Ecology hub proposed for Fairfield College land
Surplus land at a Hamilton college could be the site for a sustainable education centre and a project to span generations if a community proposal gets the go-ahead.
The Fairfield Project has developed the concept of a science and ecology-based education centre bordering the gully system at the back of the Fairfield College grounds.
In November last year the college announced at a community meeting that nearly half its grounds - about 10 hectares - could be sold if it couldn't find an educational use for the land.
Board of trustees chairman Bill O'Connor said it was struggling to maintain the land which was excess to the school's requirements.
The community opposed the sale and the steering group of residents set up soon after came up with the education centre proposal as an alternative.
It will be presented in a public meeting tonight and later to the school's Board of Trustees.
''We're excited to be proposing a cutting-edge ecological learning centre,'' said steering committee chairman Vic Arcus, professor of biology at Waikato University.
''This land is a jewel in the crown of Hamilton city. It's an amazing piece of green space in the middle of the city.''
He thought the centre would be the first of its kind in New Zealand and a chance for the Fairfield community ''to create something unique for Hamilton''.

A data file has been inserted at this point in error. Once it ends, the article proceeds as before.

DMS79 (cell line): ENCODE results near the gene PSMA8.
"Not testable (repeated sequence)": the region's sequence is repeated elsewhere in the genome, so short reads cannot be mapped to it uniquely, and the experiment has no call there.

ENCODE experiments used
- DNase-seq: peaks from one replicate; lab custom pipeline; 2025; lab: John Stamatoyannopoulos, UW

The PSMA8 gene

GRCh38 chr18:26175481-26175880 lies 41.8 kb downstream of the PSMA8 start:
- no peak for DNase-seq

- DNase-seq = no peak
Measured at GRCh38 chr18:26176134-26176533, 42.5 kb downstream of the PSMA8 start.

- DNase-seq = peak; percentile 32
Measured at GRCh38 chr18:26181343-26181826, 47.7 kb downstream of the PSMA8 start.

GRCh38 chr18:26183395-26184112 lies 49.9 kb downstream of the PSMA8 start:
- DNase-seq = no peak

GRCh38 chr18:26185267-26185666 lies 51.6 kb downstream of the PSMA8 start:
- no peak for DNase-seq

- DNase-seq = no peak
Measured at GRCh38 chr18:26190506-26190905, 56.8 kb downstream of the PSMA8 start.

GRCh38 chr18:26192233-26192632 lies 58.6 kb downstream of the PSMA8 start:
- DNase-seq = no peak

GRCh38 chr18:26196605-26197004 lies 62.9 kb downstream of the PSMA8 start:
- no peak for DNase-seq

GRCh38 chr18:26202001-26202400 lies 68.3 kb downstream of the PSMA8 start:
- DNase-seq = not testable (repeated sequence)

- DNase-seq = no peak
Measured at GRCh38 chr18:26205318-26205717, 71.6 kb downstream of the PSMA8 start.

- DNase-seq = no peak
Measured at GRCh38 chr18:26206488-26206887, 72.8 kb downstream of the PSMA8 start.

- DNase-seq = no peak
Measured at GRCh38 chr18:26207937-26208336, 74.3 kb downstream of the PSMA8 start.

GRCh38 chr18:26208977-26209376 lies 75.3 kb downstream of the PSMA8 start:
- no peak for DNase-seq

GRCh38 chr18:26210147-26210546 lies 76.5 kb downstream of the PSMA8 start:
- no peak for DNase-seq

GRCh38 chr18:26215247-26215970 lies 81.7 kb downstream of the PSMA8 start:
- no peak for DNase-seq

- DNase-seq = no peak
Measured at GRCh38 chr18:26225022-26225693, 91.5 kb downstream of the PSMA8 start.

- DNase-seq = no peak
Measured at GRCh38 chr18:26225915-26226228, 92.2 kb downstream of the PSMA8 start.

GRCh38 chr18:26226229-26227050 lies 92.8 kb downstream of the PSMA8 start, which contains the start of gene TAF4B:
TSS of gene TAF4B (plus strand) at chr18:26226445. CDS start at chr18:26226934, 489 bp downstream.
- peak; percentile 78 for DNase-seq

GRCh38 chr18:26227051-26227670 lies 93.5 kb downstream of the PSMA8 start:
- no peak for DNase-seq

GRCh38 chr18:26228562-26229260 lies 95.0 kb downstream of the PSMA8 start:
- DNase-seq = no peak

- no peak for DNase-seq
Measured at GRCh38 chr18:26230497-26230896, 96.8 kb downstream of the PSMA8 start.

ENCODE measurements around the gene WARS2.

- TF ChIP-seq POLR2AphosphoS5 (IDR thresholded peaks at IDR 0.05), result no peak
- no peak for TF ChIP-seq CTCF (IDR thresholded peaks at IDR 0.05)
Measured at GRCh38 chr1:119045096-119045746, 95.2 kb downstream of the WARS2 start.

Restoring the land around the centre - which would take around 50 years - would turn it into a ''resource of lasting value to the city''.
The centre was in the concept stage and the group wanted future users to be involved further consultation, the design and construction, Arcus said.
Current plans include a low environmental impact building largely powered by renewable energy, with an administration centre, seminar and teaching rooms, and teaching courtyards.It would also make the most of its site near the Kukutaruhe gully through teaching areas in it and on the uplands.
The gully is one of only two areas in Hamilton where there is a stable tui breeding population and carved wooden artefacts were recently found there.
The steering committee group worked to a tight timeframe to develop its proposal and consulted many groups, including hapu and iwi, councils and the Enviroschools Foundation, Arcus said.
A number of local schools were backing the centre and several were interested in using it. For the next phase, the Fairfield Project group has set a fundraising target of $50,000 for a detailed feasibility study based on concept drawings by Hamilton architect Antanas Procuta.
But for the project to go ahead, the Fairfield College board would have to support the idea and present it to the Ministry of Education, which had the final say, Arcus said.
The Fairfield Project proposal will be presented at a public meeting in the Fairfield College hall tomorrow night at 7.30pm.
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